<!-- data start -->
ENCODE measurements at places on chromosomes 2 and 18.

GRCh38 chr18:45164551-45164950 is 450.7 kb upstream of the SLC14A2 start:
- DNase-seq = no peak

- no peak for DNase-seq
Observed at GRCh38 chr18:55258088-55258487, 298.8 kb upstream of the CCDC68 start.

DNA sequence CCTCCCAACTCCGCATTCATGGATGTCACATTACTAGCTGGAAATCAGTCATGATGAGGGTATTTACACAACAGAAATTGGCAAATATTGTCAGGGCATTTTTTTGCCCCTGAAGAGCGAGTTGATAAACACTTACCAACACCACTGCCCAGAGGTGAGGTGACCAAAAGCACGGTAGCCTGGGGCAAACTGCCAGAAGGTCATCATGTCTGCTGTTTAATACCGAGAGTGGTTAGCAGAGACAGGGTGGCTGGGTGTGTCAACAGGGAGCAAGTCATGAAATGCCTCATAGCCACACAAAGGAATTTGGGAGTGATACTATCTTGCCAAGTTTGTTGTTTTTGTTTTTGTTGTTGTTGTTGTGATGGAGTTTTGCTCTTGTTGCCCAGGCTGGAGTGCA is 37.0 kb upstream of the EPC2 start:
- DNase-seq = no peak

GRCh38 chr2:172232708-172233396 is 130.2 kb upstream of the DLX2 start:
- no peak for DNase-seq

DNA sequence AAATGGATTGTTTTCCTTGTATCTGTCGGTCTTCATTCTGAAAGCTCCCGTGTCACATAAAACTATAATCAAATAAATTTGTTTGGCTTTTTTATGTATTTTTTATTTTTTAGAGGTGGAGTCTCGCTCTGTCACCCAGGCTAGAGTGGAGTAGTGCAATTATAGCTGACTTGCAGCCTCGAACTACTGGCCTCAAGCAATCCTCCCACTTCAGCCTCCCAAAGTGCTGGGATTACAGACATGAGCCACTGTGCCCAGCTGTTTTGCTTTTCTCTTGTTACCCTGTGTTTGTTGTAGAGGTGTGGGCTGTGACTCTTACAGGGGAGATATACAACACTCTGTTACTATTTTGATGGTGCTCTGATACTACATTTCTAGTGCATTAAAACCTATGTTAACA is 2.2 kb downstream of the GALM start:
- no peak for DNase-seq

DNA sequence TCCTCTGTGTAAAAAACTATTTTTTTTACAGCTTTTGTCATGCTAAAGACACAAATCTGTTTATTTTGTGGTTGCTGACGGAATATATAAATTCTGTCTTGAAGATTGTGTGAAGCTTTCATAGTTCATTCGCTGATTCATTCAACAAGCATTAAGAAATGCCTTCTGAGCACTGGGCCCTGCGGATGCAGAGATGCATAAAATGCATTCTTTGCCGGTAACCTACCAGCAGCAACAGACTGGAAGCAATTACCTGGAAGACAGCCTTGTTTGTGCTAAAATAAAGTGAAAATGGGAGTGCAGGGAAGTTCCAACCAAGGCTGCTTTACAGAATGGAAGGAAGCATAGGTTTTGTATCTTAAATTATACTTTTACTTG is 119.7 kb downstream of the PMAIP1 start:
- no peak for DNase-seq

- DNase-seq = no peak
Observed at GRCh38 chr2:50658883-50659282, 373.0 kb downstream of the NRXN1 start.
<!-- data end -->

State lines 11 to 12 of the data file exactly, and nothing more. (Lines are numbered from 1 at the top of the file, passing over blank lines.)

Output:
- no peak for DNase-seq

DNA sequence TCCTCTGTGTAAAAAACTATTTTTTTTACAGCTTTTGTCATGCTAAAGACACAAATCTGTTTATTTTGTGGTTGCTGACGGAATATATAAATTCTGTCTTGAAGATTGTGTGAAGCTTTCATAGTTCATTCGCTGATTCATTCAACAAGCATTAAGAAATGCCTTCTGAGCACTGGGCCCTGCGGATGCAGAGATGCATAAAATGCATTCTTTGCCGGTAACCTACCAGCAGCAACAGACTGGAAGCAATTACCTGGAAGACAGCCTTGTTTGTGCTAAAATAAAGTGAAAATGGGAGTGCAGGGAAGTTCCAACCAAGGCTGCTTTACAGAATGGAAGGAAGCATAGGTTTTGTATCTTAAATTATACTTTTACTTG is 119.7 kb downstream of the PMAIP1 start: